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My take home point sometimes even blood relatives don't know what to say or do. Different parental personalities and the circumstances of how they lost their children.

MSR
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Old 09-02-2013, 09:19 AM
 
3,893 posts, read 9,364,169 times
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Quote:
Originally Posted by Mtn. States Resident View Post
Despite the service being over I believe there is merit in continuing this discussion.
MSR
I totally agree. I'm a grief-support author. I write and speak about what we can do to support someone through loss, as well as what we should never say/do. I have done hundreds of interviews and it still surprises me how we continue to get it wrong. Why? Because we don't like to talk about it. How can we improve at something we avoid?

Never under-estimate the value of being there. Whether it's at the service, by mail/email, or stopping at their desk to listen, acknowledging the death is so important.

There's no one right way to offer support, but ignoring it happened is nearly universally painful.

Glad this conversation is taking place here. May you all help someone who is grieving, and may those who died never be forgotten.
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Old 09-02-2013, 10:48 AM
 
766 posts, read 1,226,282 times
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The service was last night. The church was packed, especially with teenagers trying to come to terms with the sudden loss of their young friend.

The family was distraught but held it together (mostly) for their eulogies.

They had 7 people give their memories of this young man. 3 of his best friends, a father of one of the best friends, his 2 sisters and then his Dad. All their stories were funny, touching, and finally sad.

I think the Dad's eulogy was the saddest of all. He said he will never have another son and that losing a child is the worst thing anyone can go through. He cried and to see a Father crying like that and then pulling himself together to finish his thoughts, is just heartbreaking.

I took everyone's advice and hugged the Mom, said I'm so sorry, and that was it. I think that any more than that would have been too much. It was enough and told her how I felt without coming off philosophical or even possibly insincere, because I don't know what she is going through really. I couldn't get near the Dad, too many people.


The family has a lot of support, a large family, and I know they will get through this though it will take time.

I'm worried about the family but also about the young teenagers who have suffered a loss of a fun-loving friend. This kid had a smile that was infectious. Who is going to help these kids come to terms with the loss of one of their own?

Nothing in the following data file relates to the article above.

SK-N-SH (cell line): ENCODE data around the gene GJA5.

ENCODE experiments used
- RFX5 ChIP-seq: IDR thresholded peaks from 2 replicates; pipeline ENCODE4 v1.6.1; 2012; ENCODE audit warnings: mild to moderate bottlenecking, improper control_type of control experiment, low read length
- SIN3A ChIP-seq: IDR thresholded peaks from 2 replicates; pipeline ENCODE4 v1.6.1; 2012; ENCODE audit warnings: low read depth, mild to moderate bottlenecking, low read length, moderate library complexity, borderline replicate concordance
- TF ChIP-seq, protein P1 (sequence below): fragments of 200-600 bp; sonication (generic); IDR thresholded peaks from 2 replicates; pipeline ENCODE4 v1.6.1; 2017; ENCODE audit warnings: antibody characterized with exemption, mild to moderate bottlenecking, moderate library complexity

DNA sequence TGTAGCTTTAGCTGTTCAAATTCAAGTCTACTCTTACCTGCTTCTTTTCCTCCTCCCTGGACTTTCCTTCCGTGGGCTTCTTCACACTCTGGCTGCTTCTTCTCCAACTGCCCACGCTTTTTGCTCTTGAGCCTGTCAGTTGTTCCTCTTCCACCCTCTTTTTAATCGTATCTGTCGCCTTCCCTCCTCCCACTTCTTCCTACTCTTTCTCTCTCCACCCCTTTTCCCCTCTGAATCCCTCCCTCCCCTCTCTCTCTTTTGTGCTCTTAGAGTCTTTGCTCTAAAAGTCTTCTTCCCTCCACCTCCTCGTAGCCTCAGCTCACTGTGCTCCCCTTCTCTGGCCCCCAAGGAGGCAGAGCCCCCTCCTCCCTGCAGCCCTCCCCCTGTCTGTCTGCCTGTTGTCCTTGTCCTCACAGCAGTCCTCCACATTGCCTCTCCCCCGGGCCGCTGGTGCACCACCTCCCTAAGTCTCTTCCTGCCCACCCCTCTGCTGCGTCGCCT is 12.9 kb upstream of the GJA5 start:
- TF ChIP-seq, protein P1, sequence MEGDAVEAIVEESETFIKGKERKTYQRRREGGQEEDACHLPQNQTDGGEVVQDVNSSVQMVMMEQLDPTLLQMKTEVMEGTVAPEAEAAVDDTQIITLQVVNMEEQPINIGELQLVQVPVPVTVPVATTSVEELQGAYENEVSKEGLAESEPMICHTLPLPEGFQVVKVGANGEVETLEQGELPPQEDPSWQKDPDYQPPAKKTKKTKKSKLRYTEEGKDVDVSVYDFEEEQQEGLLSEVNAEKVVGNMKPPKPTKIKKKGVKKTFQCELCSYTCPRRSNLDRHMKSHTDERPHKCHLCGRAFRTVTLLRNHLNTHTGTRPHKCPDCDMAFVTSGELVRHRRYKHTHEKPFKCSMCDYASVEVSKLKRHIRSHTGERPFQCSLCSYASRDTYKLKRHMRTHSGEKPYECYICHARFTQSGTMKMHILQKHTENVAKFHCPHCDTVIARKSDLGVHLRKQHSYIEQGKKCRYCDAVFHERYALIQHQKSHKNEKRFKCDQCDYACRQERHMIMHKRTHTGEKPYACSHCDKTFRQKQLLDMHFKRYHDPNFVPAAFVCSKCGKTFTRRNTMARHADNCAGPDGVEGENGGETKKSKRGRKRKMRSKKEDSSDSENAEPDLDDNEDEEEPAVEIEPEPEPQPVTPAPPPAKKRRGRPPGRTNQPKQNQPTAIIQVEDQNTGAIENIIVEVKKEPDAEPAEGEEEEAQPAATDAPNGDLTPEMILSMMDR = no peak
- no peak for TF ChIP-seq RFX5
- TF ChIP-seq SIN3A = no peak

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Old 09-02-2013, 11:07 AM
 
18,856 posts, read 30,455,105 times
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One really nice gesture, if you know the family well enough, is to offer to take the younger kids out to the zoo, or something. It is really hard to have a "Mom Face" when you just want to have grief. And the younger siblings, really do need to just get out, and do something normal...

That is probably one of the nicest things anyone can offer for a parent who lost a child.

Last edited by jasper12; 09-02-2013 at 11:08 AM.. Reason: edit
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Old 09-02-2013, 12:09 PM
 
Location: Down the rabbit hole
847 posts, read 891,802 times
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Quote:
Originally Posted by akm4 View Post
I totally agree. I'm a grief-support author. I write and speak about what we can do to support someone through loss, as well as what we should never say/do. I have done hundreds of interviews and it still surprises me how we continue to get it wrong. Why? Because we don't like to talk about it. How can we improve at something we avoid?

Never under-estimate the value of being there. Whether it's at the service, by mail/email, or stopping at their desk to listen, acknowledging the death is so important.

There's no one right way to offer support, but ignoring it happened is nearly universally painful.

Glad this conversation is taking place here. May you all help someone who is grieving, and may those who died never be forgotten.
This is all very good advice. Though it can be uncomfortable and difficult, it's important to acknowledge the loss. At the time my wife I and lost our twin baby boyss, I was working as a the lead foreman of a construction company with about 25 guys under me. When I finally went back to work after a couple of months off, there was a part of me that broke the workers into two groups. The ones who came up to me or had called me and expressed sympathy and the ones who hadn't.